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Sheffield red-faced at complaints

Education officials in Sheffield are to meet headteachers to discuss complaints about underfunding and incompetence that have embarrassed the Labour-run local authority.

The offer of talks follows a decision by the heads' unions to make public their frustration and anger at the "total confusion" in the authority's budget strategy.

While deploring their high-profile approach, Jan Wilson, the new chair of education, is willing to see what improvements can be made.

According to the National Association of Head Teachers and the Secondary Heads Association, schools lack confidence in the council's leadership, its planning and its delivery of funding.

As a result of four years of financial crisis, heads say they are unable to fulfil their statutory obli-gations relating to the national curriculum, health and safety, school security and special needs.

The unions claim Sheffield retains nearly Pounds 17 million of its education budget (Pounds 3.5m above the national average), to the detriment of individual schools.

They also accuse the authority of "lurching from one crisis to another", with gross errors in the 1996-97 budgets leaving schools unable to plan expenditure.

Even allowing for a tight spending assessment from central government, Sheffield spent only Pounds 2,159 on each secondary school pupil, compared with Pounds 2,500 in Manchester and Pounds 2,300 in Liverpool, the unions add.

Speaking at a joint press conference in Sheffield, NAHT general secretary David Hart said: "Clearly there is something wrong in the state of Sheffield that it should be so much out of kilter with other metropolitan authorities. . . . Not only is Sheffield holding back more than the national average, but the position has worsened this year."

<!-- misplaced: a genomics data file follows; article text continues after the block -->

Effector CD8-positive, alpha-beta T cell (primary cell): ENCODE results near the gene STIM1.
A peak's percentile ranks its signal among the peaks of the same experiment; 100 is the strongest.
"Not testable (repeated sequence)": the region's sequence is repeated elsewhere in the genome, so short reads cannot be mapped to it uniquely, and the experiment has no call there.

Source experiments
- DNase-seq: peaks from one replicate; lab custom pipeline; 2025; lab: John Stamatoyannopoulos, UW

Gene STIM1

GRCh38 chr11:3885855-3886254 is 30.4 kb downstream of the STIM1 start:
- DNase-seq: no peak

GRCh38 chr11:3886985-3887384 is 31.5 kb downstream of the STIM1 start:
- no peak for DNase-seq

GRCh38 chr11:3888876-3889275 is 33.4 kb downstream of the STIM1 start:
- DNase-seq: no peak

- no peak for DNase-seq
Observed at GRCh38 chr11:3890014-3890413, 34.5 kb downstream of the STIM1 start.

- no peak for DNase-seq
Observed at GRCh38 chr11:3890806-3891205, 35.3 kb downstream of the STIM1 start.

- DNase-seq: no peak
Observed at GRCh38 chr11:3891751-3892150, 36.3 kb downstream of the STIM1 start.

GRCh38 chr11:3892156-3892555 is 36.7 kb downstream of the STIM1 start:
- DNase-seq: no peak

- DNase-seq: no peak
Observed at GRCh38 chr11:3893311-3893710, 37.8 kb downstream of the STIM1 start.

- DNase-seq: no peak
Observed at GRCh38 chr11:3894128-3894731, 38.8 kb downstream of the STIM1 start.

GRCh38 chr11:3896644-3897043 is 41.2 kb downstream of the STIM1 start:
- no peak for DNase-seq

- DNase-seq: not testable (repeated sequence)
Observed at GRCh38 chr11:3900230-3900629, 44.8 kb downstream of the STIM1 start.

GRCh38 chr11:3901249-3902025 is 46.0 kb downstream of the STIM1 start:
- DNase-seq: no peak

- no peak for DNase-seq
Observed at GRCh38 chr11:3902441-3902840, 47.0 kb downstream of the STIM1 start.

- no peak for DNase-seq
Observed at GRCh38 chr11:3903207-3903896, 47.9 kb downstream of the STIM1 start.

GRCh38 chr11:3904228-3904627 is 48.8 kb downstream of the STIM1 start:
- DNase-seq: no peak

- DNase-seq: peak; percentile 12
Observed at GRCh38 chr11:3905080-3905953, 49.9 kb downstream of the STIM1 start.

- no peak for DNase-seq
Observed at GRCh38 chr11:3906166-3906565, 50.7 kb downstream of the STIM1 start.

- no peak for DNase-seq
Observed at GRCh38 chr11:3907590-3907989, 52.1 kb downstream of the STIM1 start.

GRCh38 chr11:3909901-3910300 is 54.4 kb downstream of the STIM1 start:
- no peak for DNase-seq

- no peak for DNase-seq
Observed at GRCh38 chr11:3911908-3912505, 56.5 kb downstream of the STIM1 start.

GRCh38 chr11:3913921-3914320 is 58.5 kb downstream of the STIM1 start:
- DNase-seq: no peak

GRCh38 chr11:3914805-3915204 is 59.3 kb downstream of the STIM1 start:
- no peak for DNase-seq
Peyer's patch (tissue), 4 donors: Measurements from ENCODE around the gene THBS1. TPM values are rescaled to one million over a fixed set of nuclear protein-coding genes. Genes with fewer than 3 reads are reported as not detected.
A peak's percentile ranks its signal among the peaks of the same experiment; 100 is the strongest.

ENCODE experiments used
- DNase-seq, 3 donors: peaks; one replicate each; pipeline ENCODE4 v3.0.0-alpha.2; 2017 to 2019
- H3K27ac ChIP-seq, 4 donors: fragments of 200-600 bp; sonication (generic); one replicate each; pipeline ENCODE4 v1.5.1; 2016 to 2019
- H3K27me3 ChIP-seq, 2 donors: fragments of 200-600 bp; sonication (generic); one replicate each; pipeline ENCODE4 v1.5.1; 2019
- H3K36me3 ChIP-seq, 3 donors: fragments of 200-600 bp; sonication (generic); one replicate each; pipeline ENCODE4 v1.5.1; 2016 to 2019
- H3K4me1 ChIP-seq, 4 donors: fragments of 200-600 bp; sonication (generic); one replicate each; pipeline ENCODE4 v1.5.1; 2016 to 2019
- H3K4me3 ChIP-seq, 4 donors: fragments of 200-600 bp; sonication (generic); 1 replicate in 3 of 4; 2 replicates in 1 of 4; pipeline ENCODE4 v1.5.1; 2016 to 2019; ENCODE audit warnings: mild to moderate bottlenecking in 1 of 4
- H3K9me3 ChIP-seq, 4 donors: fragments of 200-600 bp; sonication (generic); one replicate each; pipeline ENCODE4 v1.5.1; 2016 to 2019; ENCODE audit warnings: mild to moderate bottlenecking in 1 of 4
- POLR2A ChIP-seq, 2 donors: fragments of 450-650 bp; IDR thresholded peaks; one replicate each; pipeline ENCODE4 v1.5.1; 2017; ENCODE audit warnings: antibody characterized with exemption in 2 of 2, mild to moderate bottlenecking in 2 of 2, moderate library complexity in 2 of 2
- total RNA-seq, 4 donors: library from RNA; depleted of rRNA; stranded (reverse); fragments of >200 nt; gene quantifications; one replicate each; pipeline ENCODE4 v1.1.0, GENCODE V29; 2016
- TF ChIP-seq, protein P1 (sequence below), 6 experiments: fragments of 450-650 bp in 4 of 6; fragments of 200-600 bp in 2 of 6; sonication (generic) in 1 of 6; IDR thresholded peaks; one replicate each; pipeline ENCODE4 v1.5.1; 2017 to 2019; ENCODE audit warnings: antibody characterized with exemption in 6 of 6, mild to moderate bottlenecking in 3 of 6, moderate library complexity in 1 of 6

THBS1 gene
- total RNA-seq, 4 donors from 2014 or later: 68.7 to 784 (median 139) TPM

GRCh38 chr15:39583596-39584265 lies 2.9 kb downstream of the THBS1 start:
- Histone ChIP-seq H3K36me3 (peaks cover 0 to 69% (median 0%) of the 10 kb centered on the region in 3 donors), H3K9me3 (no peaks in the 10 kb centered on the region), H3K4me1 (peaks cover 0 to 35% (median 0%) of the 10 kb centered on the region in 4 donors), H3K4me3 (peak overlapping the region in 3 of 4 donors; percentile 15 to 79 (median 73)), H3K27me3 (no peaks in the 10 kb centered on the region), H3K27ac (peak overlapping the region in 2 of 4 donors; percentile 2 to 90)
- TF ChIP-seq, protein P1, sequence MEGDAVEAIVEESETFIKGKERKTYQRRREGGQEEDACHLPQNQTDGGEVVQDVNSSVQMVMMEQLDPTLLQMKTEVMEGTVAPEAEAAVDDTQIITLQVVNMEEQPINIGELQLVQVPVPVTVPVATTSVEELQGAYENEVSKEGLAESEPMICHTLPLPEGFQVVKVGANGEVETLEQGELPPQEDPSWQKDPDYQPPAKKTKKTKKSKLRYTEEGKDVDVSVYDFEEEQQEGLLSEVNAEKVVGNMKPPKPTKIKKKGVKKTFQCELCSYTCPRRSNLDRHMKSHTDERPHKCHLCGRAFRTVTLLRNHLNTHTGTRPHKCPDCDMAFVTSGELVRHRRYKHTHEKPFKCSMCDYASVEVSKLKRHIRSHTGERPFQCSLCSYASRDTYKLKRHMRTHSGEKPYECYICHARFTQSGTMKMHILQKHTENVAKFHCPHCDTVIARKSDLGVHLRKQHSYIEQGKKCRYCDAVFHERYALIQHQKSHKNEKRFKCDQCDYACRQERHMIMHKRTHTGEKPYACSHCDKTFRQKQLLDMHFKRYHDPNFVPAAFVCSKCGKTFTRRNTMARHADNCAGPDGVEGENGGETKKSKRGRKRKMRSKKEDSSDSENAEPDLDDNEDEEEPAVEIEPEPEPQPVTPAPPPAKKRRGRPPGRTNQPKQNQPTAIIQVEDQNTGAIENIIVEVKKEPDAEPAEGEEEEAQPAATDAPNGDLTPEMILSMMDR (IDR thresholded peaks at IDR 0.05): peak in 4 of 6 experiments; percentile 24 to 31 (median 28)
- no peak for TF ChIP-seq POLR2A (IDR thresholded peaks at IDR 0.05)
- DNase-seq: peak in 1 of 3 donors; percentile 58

Heads are calling on the city to reduce its level of hold-back to the national average of 10 per cent - a figure that is also in line with Labour policy nationally.

They also want spending to increase over the next three years to match the national average for primary and secondary schools. And, they say, the city must develop a "genuine partnership" with heads in which their legal responsibilities are recognised.

Graham Elliott, a secondary school head and SHA convenor, told the meeting: "There is a question about the honesty of information about why we are in a particular situation."

As an example of the department's inefficiency, he told how an arson attack at Christmas dam-aged his school's water supply. After months of repairs, which caused huge disruption, his financial plans were thrown into disarray by a Pounds 17,000 bill for the work, which he was now disputing with the council.

Jan Wilson rejects much of the unions' argument. She says Sheffield increased its spending on education last year, at a time when other departmental budgets were cut.

She points out that money spent centrally is not "extra" - if it were devolved to schools, the costs would be too. But she added: "We are always hoping to improve. It is very important that we work together."

The post of director of education, vacant since December, is to be advertised, possibly at a higher salary.

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